About 2 million more Wisconsin residents, including those with certain pre-existing conditions, will be eligible for the coronavirus vaccine in the next round to be announced later this week, the state's deputy health secretary said Monday.
That would be the single largest expansion of vaccine-eligible people in Wisconsin since the first doses began trickling into the state in the mid-December. Those were targeted to front-line health care workers, then expanded to those over age 65 and this month a group of 700,000 people. including all teachers, were made eligible.
Health officials have been under pressure to broaden those eligible to people with underlying health conditions that could put them more at risk of serious illness should they get COVID-19. State health officials have been working to determine which pre-existing conditions will make a person eligible and are expected to announce the next group, about 2 million people, on Thursday, said Julie Willems Van Dijk, deputy secretary of the Wisconsin Department of Health Services.
It didn't make sense to allow such a large group of people to become eligible earlier when vaccine supply was limit to only 70,000 doses a week, Willems Van Dijk said in an interview. But now with the state getting more than double that number of doses a week, not counting 48,000 of the one-dose Johnson & Johnson vaccine this week, the time has come to expand eligibility, she said.
Expanding too fast and creating a hope that vaccine is available even though supply already can't meet demand remains a concern, Willems Van Dyke said.
“That does keep me up at night, that we’ll go too quick," she said.
Wisconsin's vaccine supply is expected to increase at the end of March going into April, which is in line with President Joe Biden's pledge that there will be enough vaccine nationally for everyone who wants it by the end of May. State health officials say everyone who wants to be vaccinated will be able to get it by the end of June or early July.
Consideration was also given to the progress being made in vaccinating those who are already eligible, Willems Van Dyke said.
More than 60% of people over age 65 having received at least one dose. They are among nearly 1.1 million people have gotten at least one dose and nearly 604,000 had been fully vaccinated in Wisconsin, based on state health data.
In total, 19.7% of the state's population had received at least one dose, ranking it 18th nationwide, according to the U.S. Centers for Disease Control and Prevention. The national average is 18.1%.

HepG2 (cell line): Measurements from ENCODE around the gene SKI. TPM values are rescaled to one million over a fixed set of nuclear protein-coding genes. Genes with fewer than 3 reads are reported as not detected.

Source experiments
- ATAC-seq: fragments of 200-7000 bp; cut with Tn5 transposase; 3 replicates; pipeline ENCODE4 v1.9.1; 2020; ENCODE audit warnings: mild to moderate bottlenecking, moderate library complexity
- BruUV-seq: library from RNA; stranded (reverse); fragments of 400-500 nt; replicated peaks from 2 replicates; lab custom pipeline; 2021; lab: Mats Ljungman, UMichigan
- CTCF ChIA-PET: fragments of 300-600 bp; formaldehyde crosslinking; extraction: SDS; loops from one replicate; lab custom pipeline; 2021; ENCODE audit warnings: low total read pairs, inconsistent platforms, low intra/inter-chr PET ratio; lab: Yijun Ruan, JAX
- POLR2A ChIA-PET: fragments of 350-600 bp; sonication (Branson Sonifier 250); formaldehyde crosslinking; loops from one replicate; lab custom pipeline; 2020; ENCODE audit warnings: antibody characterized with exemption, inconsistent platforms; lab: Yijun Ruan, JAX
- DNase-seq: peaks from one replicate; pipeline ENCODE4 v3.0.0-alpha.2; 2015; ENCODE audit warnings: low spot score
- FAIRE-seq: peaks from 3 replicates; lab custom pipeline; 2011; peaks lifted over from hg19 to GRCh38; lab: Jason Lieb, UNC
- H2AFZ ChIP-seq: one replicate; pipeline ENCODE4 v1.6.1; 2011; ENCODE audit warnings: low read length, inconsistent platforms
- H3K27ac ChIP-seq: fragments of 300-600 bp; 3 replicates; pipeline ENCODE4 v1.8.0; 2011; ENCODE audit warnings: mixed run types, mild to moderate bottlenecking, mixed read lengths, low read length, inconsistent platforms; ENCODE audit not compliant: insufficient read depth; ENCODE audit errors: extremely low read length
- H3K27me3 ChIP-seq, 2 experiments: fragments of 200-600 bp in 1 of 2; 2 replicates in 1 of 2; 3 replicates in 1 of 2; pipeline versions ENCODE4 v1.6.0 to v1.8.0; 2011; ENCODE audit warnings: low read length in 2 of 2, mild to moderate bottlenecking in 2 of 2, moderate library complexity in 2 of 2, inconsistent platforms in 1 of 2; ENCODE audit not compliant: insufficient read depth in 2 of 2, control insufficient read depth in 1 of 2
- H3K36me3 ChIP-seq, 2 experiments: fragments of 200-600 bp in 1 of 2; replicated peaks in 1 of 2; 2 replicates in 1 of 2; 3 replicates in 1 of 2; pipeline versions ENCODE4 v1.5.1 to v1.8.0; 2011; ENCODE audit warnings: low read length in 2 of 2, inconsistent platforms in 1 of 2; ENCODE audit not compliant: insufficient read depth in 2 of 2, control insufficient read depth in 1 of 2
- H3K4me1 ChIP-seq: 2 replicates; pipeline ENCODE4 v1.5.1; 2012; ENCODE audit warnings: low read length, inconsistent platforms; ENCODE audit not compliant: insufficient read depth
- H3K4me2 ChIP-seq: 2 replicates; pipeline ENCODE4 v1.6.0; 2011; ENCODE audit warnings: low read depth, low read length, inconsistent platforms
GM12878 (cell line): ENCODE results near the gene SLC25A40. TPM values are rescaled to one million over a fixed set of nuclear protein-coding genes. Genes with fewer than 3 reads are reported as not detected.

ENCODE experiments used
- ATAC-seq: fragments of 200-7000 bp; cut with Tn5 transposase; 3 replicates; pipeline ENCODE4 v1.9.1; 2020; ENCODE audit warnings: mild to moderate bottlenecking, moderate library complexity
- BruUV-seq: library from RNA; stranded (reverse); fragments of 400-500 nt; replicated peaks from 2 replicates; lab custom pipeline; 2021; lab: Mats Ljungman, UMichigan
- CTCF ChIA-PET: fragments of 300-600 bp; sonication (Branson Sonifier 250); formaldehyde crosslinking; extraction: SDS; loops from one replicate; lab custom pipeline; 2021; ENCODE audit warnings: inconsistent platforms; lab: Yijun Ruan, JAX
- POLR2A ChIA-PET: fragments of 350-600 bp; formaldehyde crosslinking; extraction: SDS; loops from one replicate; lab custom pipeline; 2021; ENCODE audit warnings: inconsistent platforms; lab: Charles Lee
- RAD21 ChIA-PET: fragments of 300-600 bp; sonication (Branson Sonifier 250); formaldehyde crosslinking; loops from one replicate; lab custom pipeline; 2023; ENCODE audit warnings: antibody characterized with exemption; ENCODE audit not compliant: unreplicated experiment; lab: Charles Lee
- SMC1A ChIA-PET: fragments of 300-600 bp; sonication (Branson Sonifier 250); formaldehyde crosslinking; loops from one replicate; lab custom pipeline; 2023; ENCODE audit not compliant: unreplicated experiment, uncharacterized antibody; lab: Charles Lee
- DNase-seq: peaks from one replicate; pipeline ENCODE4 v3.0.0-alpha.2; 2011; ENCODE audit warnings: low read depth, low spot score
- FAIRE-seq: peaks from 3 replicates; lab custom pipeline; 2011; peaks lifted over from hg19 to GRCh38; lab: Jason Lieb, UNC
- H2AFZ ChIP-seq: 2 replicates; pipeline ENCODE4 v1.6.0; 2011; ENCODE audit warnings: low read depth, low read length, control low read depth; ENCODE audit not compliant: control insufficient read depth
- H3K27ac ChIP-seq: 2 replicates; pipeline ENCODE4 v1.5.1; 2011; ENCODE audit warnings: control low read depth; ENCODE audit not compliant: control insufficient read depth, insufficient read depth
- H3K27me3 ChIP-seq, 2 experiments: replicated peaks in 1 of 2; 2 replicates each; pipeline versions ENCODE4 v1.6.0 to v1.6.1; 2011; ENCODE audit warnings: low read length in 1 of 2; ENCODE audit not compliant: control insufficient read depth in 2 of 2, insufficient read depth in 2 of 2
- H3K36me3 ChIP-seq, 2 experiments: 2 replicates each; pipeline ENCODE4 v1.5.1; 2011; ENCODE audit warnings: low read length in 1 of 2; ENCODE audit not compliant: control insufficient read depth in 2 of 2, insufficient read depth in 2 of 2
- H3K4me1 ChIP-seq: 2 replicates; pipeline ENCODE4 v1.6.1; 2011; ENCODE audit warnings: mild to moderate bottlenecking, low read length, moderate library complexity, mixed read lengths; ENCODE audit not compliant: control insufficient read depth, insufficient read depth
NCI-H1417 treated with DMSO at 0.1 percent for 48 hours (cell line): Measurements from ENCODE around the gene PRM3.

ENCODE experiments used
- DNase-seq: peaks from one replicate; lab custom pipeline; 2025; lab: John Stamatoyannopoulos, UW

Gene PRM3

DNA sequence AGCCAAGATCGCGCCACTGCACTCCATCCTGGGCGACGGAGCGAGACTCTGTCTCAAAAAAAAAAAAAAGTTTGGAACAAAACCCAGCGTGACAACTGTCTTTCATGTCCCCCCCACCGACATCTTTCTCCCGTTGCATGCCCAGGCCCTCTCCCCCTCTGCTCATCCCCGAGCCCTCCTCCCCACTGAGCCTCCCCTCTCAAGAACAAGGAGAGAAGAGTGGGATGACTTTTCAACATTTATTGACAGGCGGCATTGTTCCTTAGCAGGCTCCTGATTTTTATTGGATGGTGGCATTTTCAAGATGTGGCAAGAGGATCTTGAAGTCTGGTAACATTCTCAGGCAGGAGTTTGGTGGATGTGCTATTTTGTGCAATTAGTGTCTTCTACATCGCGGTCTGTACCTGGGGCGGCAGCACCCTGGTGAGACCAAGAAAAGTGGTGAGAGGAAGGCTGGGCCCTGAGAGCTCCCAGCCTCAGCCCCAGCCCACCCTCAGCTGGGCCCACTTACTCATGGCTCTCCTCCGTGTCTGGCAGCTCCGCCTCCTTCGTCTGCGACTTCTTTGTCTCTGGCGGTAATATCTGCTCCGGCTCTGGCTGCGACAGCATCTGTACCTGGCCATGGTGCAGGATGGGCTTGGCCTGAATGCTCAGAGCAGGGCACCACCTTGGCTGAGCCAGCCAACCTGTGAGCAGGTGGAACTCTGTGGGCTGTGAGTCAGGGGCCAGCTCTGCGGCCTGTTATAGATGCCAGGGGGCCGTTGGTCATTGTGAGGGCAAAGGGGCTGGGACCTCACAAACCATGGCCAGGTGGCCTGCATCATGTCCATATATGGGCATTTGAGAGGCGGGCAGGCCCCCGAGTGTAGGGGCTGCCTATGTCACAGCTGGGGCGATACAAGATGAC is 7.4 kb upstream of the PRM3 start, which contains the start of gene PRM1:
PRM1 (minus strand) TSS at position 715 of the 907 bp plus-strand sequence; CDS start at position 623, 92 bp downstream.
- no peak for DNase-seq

Estimating how many people will be in the next eligibility group, known as 1c, is difficult because many of them may be already eligible like teachers, health care workers, transit workers, grocery store employees and people over age 65, Willems Van Dyke said.
“It’s getting harder and harder to know exactly how many people will be in an age group, but it’s going to be a significant sized group,” she said, estimating it to be around 2 million.
The state is rushing to expand vaccinations to get ahead of more contagious variants of the virus take hold. Two variants have now been detected in Wisconsin even as new cases, hospitalizations and deaths continue to decline. As of Monday, nearly 567,000 people had tested positive since the pandemic began and 6,481 died. No new deaths were reported Monday and there were only 178 new positive cases, but numbers are always lower on Mondays.
Over the past two weeks, the rolling average number of daily new cases has decreased by 14.7% in Wisconsin, according to Johns Hopkins University. Wisconsin ranked 46th nationwide for new cases per capita over the past two weeks.
As case numbers have slowed, businesses that had been closed are starting to reopen.
The Milwaukee Art Museum, Milwaukee Public Museum and Harley Davidson Museum all opened this past weekend for the first time this year. Discovery World plans to open later this month.
The Milwaukee Journal Sentinel reported the museums opened after careful planning and coordination with the city health department.